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News » Several DEs must show they can handle 3-4 2009-02-24

Several DEs must show they can handle 3-4 2009-02-24

Several DEs must show they can handle 3-4 2009-02-24
INDIANAPOLIS - Connor Barwin is anxious to learn whether he can play outside linebacker in a 3-4 defense.

He isn't the only one.

The expanding number of NFL teams deploying that scheme also want to know whether standout college defensive ends like Barwin (Cincinnati), Brian Orakpo (Texas), Michael Johnson (Georgia Tech) and Everette Brown (Florida State) can make the transition to this coveted position. The evaluation process began in earnest this weekend at the NFL Scouting Combine.

"I am very intrigued by it," said Barwin, a former tight end who notched 11 sacks and 15.5 tackles for losses as a senior. "I always thought tight end was my position because I have a special skill set — toughness, the ability to play in space, the speed to run routes and make plays. But I found a serious passion for playing defense and have the ability to rush the passer and attack. Maybe playing outside linebacker could put the whole thing together."

The 6-foot-4, 255-pound Barwin could very well become the second coming of Mike Vrabel, the long-time New England linebacker with whom he is being favorably compared by draft analysts. But because he didn't play the position in college, any 3-4 team that uses an early draft choice on a player like Barwin is only making a projection.

That can get messy — and costly.

The need for impact 3-4 outside pass rushers like DeMarcus Ware and Shawne Merriman is so great that the New York Jets were willing to gamble on Ohio State end Vernon Gholston with the 2008 draft's sixth overall pick. With above-average quickness and agility for a player his size, the 6-foot-4, 264-pound Gholston excelled in pre-draft workouts.

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Gholston, though, couldn't get on the field as a rookie while trying to adjust to a position that requires a more varied skill set. With a mega-sized $32 million contract, there already are concerns Gholston could be a mega-bust.

Jason Babin (Houston) and Bryan Thomas (Jets) are other examples of first-round picks from earlier this decade who never fulfilled expectations after being switched.

"As a 4-3 end, you have to play the run and rush the passer," said Kevin Colbert, Pittsburgh's director of player personnel. "You don't care what was going on in the back end of things. As a 3-4 outside linebacker, you've still got to play the run. You've got to learn how to rush the passer from a two-point stance. And you've got to deal with the back end, which you've never had to deal with before.

"Physically, you can see if players have certain athletic ability — feet, hips, speed to drop and cover. Mentally, you don't know."

There is even uncertainty about veteran NFL ends being converted by teams shifting to a 3-4. Green Bay's Aaron Kampman must prove he is nimble and instinctive enough to enjoy the same success as during his first seven NFL seasons when he logged 50.5 sacks.

"We think Aaron has tremendous ability to change (direction), quickness and power," Packers general manager Ted Thompson said. "It's one of the main things you're looking for at the spot. Everyone always subscribes to him being an overachiever. In terms of the dropping and things like that, he's a better athlete than people think."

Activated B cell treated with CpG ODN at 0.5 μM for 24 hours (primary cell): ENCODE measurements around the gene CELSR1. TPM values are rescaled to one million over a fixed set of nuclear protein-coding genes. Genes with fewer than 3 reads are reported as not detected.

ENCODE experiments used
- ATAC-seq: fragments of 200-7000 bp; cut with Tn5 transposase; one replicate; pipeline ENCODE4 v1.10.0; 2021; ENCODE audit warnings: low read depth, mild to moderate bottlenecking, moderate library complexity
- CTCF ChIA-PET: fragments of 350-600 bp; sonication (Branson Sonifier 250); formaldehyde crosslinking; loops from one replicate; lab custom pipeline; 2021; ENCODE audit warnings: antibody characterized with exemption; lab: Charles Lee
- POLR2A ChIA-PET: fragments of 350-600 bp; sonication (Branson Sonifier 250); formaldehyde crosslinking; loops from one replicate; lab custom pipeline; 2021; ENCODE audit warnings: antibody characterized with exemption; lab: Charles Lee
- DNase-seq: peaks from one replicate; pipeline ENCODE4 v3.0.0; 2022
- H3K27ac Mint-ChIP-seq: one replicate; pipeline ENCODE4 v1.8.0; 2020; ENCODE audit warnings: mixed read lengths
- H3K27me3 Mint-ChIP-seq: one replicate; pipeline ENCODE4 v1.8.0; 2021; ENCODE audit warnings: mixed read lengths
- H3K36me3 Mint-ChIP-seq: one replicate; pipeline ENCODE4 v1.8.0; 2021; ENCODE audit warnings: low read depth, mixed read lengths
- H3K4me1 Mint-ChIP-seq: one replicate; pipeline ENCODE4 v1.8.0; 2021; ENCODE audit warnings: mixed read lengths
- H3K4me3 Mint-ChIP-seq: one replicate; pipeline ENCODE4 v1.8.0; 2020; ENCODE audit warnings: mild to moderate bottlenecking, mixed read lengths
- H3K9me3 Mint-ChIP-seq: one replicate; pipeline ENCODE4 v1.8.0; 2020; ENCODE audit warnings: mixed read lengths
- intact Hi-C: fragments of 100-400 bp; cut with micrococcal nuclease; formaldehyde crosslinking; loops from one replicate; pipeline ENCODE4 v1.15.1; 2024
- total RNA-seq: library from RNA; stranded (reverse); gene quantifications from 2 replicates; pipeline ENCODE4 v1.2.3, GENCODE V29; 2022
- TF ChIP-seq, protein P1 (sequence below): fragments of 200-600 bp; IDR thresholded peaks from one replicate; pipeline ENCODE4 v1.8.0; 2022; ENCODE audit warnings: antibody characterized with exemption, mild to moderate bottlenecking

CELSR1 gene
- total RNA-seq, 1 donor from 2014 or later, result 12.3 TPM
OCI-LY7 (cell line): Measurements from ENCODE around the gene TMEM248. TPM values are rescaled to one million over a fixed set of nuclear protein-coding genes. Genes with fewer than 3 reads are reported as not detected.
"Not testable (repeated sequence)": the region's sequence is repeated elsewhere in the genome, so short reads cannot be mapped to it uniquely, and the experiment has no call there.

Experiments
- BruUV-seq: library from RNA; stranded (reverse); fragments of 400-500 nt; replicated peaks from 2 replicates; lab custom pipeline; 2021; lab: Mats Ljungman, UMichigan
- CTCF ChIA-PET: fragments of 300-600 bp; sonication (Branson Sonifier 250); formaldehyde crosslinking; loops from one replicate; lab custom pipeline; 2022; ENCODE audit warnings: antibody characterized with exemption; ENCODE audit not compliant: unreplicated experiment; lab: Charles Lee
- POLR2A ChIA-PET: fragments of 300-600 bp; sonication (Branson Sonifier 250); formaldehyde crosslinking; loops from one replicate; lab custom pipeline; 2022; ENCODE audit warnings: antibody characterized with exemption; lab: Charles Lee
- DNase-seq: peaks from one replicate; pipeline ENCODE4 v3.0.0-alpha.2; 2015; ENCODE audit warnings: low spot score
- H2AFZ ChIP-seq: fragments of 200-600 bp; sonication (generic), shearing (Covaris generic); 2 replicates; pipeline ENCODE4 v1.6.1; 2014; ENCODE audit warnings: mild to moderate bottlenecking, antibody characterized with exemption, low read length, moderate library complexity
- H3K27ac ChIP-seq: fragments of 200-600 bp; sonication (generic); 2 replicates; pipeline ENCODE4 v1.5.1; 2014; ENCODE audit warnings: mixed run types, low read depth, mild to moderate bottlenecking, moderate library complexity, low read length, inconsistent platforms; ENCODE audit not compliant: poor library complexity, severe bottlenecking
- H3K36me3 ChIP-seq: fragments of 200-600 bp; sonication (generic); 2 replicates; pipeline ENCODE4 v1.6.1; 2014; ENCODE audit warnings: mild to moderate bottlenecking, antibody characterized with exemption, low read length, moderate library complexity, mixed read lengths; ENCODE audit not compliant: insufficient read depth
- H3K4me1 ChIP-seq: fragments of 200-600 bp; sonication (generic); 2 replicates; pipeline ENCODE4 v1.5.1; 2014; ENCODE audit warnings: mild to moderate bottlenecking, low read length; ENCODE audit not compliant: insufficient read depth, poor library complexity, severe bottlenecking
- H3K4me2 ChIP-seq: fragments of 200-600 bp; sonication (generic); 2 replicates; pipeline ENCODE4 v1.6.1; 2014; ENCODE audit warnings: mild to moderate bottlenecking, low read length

In Denver, Elvis Dumervil had 26 sacks in his first three NFL seasons coming off the edge in a 4-3. But at only 5-foot-11, Dumervil lacks the ideal height desired in 3-4 outside linebackers from a coverage and run-stuffing standpoint.

Then again, Steelers outside linebacker James Harrison is only six feet tall and that didn't keep him from winning 2008 NFL Defensive Player of the Year honors or scoring on a 100-yard interception return in Super Bowl XLIII.

"I just think it really comes down to whether the guy has that quick-twitch (athleticism)," said San Francisco coach Mike Singletary, a Hall of Fame middle linebacker whose team runs a 3-4 and needs pass-rush help. "You're not very smart if you're going to be dropping him more than rushing him. But you just want to know that on occasion if you need to drop him, can he do it?"

Now back in vogue after fading during the 1990s, 11 teams will enter the 2009 season playing a base 3-4. Arizona is expected to incorporate more elements of the scheme in their defense; Kansas City may as well.

The 3-4's rebirth will have a trickle-down effect on April's draft.

End/linebacker "tweeners" that would have slipped into the later rounds when fewer teams were playing a 3-4 will now get drafted earlier because of the premium at the position. For example, it's hard to imagine a converted college end like Pittsburgh's LaMarr Woodley (11.5 sacks in 2008) slipping until midway through the second round like he did in 2007.

"It doesn't take a genius to watch Michigan tape from three years ago and see Woodley come off the ball," Thompson said. "Maybe he's not a prototypical 3-4 guy because he's not as tall as some of those guys need to be. But you knew he was a good player."

The decade-long success of the Steelers and New England — as well as the spread of former members of their coaching staffs around the league — has prompted some teams to switch from a 4-3. But Giants general manager Jerry Reese said there are other reasons as well.

"Some people just like that defense," said Reese, whose team runs a 4-3. "They feel they can make adjustments better with more linebackers out there. It's also easier to find hybrid linebacker/end-types than big, strong defensive tackles up front."


Alex Marvez interviewed Connor Barwin, Ted Thompson, Mike Singletary and Jerry Reese on Sirius NFL Radio.

Author:Fox Sports
Author's Website:http://www.foxsports.com
Added: February 24, 2009

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